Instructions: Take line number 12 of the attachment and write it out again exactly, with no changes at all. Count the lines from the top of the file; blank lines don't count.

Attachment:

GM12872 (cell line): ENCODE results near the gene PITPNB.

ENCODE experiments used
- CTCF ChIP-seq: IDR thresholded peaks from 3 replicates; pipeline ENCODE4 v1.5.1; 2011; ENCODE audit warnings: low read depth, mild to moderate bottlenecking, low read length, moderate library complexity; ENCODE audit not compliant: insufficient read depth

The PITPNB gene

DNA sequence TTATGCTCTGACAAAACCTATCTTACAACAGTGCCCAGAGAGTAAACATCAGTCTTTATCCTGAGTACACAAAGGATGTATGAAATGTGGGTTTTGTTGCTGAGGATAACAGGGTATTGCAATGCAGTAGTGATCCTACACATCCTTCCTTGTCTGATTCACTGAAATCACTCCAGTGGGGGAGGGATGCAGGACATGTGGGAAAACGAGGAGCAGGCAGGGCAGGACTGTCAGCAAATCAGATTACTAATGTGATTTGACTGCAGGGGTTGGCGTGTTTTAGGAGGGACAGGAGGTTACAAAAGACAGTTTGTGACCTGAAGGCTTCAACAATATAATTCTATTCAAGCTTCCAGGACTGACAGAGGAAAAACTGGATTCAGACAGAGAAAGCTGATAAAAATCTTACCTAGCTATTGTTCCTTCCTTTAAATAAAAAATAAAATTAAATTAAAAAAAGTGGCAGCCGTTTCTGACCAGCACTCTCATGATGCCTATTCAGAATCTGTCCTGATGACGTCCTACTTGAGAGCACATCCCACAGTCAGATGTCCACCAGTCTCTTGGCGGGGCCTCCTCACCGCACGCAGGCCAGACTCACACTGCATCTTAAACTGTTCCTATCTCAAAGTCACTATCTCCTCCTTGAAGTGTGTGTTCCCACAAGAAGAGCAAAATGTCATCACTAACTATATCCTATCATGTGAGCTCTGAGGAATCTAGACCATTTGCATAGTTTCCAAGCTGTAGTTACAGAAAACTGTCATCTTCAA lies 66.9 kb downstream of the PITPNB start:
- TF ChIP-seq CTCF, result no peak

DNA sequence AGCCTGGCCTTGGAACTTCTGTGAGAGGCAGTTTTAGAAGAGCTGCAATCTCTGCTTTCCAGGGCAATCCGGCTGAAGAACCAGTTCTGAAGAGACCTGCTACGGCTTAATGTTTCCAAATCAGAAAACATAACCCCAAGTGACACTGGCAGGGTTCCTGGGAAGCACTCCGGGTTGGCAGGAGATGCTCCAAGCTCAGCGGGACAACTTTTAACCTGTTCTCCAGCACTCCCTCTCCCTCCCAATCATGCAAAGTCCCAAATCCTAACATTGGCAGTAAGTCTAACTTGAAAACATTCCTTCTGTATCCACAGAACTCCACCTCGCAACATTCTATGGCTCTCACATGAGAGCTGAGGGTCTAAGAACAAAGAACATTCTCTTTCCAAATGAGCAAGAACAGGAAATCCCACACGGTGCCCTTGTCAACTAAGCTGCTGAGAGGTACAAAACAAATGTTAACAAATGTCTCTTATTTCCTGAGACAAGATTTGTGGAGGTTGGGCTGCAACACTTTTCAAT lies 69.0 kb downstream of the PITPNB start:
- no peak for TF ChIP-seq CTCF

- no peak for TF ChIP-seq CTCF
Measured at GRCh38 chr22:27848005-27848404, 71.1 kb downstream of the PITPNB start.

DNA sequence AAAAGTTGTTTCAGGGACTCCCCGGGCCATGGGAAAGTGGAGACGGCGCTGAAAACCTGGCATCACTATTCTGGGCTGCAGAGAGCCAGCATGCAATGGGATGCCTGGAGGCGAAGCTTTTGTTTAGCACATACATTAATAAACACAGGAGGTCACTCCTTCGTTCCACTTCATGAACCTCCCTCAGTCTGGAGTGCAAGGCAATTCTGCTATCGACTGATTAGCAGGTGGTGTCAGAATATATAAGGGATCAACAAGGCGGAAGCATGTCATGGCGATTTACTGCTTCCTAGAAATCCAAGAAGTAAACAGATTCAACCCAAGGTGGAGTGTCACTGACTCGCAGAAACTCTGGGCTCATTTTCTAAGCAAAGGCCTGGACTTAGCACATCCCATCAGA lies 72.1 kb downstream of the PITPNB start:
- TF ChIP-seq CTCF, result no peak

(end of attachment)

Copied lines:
- TF ChIP-seq CTCF, result no peak